Panic Attack at the Shopping Centre

Yesterday (April 1st) I had a panic attack in the middle of a shopping centre. I was headed to pick up my bike (which had just been serviced). After I calmed down a little, I started writing this post.

This panic attack is hitting. I begin wrestling my heavy backpack off of me, with little regard for the my podcasting equipment and MacBook inside. I spot a corner near a store front, rush to it and drop to the floor as soon I reach it.

This is the second really bad panic attack I’ve had this week. I’m writing this while still sat on the shopping centre floor. My focus isn’t to talk about the panic attack but about the strange sense of freedom I feel whilst sat here crying my eyes out.

I just had my amazing friend, Gracie, in an earbud trying to talk me down and get me to breathe properly. When I finally regulate my breathing, I become aware of people looking at me. Two of the centre attendants pass by to ask if I’m okay. A mother and daughter (I’m guessing) kindly stop to ask if I need anything. I automatically say “no, thank you” initially, then remember my nose is streaming, so I ask for tissue.

With Gracie still in my ear, the kind mother goes to get me tissue and her daughter (I’m still assuming) sits on the floor with me. She comes back with a bottle of water and a Kleenex 8-pack. She takes two packets and leaves me with six. I’m super grateful. They have an appointment to attend, so they wish me well and are on their way.

I’m writing this while sitting on the floor in a shopping centre, my elbow propped on my bag beside me. There’s a couple looking at me… but that’s my point. I blatantly stand out right now (ironically, sitting down) and on most days I care (to an extent) what people think but, even with all the stares and looks, I don’t feel uncomfortable right now.

I’m still sitting on the floor of the shopping centre, writing this post. Slight side note; I’ve finally decided to let go of all my old website content and start fresh, who knew this is how the first post would come about.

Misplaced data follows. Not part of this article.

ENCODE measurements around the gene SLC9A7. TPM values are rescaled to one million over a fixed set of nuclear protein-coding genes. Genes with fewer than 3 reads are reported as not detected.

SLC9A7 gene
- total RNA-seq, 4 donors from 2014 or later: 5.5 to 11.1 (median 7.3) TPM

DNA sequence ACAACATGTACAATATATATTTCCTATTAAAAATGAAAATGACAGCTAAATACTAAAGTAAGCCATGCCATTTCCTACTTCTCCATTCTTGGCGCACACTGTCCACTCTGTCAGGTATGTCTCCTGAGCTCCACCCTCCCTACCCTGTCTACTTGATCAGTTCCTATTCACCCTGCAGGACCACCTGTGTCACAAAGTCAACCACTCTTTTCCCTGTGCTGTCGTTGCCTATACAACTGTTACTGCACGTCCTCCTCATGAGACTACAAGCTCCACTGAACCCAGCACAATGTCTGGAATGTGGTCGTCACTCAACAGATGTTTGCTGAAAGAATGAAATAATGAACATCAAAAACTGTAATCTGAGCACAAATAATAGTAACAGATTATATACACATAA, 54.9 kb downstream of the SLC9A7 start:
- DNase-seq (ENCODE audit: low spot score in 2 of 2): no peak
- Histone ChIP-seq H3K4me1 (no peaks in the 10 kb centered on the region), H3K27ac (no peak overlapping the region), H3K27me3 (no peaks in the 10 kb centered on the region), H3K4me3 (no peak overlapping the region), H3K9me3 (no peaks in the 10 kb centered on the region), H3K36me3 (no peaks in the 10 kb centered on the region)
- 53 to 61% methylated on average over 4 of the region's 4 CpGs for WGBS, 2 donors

My name is Helen, I struggle with anxiety and other things. If you do too, please know you are not alone.

It’s a little later now and I’m sitting outside, post panic attack. I see the mother and daughter on their way back. They ask how I’m doing now and I reply “better now, thank you,” and reiterate how grateful I am for their kindness earlier.

Later, on my way home, I realise that in my panicked state I forgot to offer them the money for the water and tissue (something that will bug me for a long time to come). I’m so grateful for them, Gracie and the kind people who checked in with me. I pray I get to meet the mother and daughter again and if not, I pray they are blessed in abundance for the kindness they showed me.

What this panic attack taught me is that when I get overwhelmed there are people who care. I don’t always feel like I have people to reach out to – but that’s another story.

The sense of freedom I felt just sitting on the floor of the shopping centre post panic attack was unreal. Any feeling of caring what people think felt completely alien in that moment. To me, that is a personal win that I will carry forward.

One last thing. Please reach out to someone you trust if you are struggling with your mental health.

I’m here too, if you ever need to talk. I’m not a therapist but I’m always happy to lend an ear and together we can find professional services that can be of help to you (if that what you’re ready for).

Take your time, feel your emotions out. They are all valid. It’s never perfect but I promise it gets better.

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